Commissioner Jennifer McCarty asked where Fremont County ranks, and where Wyoming ranks compared with other places in suicide frequency, and the coroner said: high.

"Wyoming ranks in the top five nationally," in most years, he said, and "Fremont County runs in the top one or two in the state, statistically."

The highest number in recent memory was 19 suicides in 2012.

The number dropped in subsequent years then rose again to 17 in 2016, 13 in 2017, and went back down to five at the end of last year.

As to this year's spike, Stratmoen said, "If I had a good reason for why that is I'd probably be a millionaire, because then I could solve the problem.”


Committee agrees to limit Hathaway funds for graduate students

CHEYENNE (WNE) — Members of the Wyoming Legislature’s Joint Education Interim Committee agreed Friday to sponsor a bill that would limit the funds available for graduate students through the Hathaway Scholarship program.

During the committee’s meeting Friday in Cheyenne, lawmakers unanimously supported the bill, which would change the program so that graduate students at the University of Wyoming cannot receive an annual scholarship award worth more than the undergraduate cost to attend UW minus $2,000.

Sen. Chris Rothfuss, D-Laramie, said the bill was a compromise to deal with the substantially higher tuitions in graduate programs.

“This basically says you don’t get more money out of the Hathaway because you’re in grad school than you would get if you’re an undergraduate,” Rothfuss said.

The scholarship program was originally designed for undergraduate education, Rothfuss said.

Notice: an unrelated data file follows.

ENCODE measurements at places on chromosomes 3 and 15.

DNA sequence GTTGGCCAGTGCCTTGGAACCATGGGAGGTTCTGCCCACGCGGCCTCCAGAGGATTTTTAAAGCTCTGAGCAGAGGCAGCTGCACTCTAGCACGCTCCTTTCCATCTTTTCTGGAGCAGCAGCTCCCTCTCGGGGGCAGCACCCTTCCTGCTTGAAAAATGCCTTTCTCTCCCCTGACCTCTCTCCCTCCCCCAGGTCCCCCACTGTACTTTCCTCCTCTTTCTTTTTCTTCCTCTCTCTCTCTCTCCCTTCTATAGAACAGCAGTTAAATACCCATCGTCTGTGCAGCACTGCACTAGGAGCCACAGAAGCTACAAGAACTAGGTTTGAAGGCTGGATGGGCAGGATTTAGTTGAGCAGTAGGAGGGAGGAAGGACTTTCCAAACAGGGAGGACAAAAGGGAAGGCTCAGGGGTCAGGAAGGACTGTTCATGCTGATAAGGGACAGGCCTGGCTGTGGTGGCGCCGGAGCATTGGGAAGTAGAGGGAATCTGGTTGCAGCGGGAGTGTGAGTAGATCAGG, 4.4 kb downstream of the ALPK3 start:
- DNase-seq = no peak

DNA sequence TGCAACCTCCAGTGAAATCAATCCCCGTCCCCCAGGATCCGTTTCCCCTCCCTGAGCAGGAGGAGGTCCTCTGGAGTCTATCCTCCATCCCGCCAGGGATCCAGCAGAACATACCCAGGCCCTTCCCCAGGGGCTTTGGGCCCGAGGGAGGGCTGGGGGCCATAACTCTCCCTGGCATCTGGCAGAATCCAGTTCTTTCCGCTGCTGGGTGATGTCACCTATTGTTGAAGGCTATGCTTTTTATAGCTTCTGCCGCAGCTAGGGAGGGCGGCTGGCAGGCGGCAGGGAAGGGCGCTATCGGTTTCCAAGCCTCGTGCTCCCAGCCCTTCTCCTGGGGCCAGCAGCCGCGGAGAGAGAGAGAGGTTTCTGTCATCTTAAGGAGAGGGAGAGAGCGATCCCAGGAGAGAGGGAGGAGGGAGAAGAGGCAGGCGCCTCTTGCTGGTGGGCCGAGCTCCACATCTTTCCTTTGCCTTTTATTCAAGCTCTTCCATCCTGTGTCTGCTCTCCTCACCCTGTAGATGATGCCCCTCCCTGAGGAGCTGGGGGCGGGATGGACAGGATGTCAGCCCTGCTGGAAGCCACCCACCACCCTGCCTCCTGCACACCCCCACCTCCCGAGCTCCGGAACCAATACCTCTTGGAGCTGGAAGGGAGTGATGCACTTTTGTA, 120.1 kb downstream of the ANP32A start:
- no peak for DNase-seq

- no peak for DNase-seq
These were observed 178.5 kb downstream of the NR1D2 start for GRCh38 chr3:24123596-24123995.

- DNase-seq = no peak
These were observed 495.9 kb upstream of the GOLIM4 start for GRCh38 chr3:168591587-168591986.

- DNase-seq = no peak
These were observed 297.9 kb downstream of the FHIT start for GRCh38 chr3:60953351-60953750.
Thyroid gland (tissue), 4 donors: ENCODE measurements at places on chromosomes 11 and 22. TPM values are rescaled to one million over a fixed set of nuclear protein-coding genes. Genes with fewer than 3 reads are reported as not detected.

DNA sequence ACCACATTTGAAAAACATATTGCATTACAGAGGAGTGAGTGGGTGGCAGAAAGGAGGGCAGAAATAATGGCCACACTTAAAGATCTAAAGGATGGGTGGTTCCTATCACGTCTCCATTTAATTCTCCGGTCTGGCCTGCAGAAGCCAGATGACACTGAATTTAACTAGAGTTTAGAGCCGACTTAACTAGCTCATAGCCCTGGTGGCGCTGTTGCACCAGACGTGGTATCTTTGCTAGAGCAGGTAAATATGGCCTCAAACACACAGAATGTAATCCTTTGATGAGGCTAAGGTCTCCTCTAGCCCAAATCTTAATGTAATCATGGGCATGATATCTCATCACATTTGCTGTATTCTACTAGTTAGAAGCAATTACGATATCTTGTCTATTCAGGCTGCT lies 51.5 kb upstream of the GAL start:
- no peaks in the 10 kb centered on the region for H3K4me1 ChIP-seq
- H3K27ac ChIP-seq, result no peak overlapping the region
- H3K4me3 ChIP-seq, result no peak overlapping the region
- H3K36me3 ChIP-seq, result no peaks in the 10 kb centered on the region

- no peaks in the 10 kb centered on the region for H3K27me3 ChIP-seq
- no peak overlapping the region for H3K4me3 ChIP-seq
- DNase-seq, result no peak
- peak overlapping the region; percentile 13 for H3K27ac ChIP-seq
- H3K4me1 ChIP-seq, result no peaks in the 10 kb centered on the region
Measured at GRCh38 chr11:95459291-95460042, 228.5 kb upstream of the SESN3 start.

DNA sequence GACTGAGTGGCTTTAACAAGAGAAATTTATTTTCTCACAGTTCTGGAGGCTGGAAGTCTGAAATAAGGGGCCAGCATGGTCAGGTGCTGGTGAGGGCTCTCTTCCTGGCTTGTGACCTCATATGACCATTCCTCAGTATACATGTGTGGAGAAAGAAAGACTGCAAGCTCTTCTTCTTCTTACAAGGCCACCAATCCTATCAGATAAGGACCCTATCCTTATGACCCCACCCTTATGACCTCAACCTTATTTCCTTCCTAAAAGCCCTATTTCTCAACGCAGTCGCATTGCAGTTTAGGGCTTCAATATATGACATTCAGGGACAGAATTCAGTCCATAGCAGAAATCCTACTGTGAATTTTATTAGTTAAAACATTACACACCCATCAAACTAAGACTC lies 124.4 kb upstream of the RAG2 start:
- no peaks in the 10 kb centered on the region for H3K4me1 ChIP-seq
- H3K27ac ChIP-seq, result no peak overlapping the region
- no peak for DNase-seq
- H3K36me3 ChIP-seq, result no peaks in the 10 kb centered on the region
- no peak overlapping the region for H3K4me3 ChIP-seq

Sen. Hank Coe, R-Cody, who co-chairs the education committee, said the bill falls in line with lawmakers’ fiduciary duty with the scholarship fund.

“Every student that’s on Hathaway is entitled to eight semesters,” Coe said. “You’ve got a lot of students that might ... show up with 30 credits already. They’re still entitled to use those semesters, but we don’t do it at a higher level.”

Discussion of the legislation began Thursday during the first day of the committee meeting. But the bill’s original language would have unintentionally penalized certain students whose scholarships carry over to graduate school.

By delaying a vote on the bill until Friday, the committee managed to resolve that issue.


Teton County has half the dispatchers it needs

JACKSON (WNE) — Teton County’s communications center has half the dispatchers it needs to adequately answer emergency calls and that means trouble.

“We are one person away from not being able to answer 911 calls 24/7,” Sheriff Matt Carr told county commissioners during their meeting last week. “This is a crisis.”

The 911 dispatch center is considered fully staffed with 16 full-time dispatchers. Right now the center has eight.

Carr told commissioners that something has to be done or some emergency calls could go unanswered. To fill the gaps, dispatchers are working 12-hour shifts and mandatory overtime — and they have been for years.

“We need to retain the excellent staff we have now,” Carr told the News&Guide. “I can’t lose any more.”

Carr is proposing the county pay dispatchers the same salaries it pays detention officers and patrol deputies. As it stands, dispatchers make 10% to 15% less than jailers and deputies.

Starting pay for an entry level dispatcher is $46,791 with the possibility of making more than $66,000 on a step plan.

Commissioners didn’t vote on anything during their meeting.

Carr insisted it’s time to boost dispatcher pay for both retention and recruitment, but also because it’s what they deserve.

“They are the first link to the public,” Carr said. “They are walking people through CPR over the phone. They are often on the line with people in life-threatening situations. The role they play in this process is critical. Why shouldn’t they be at the same salary level?”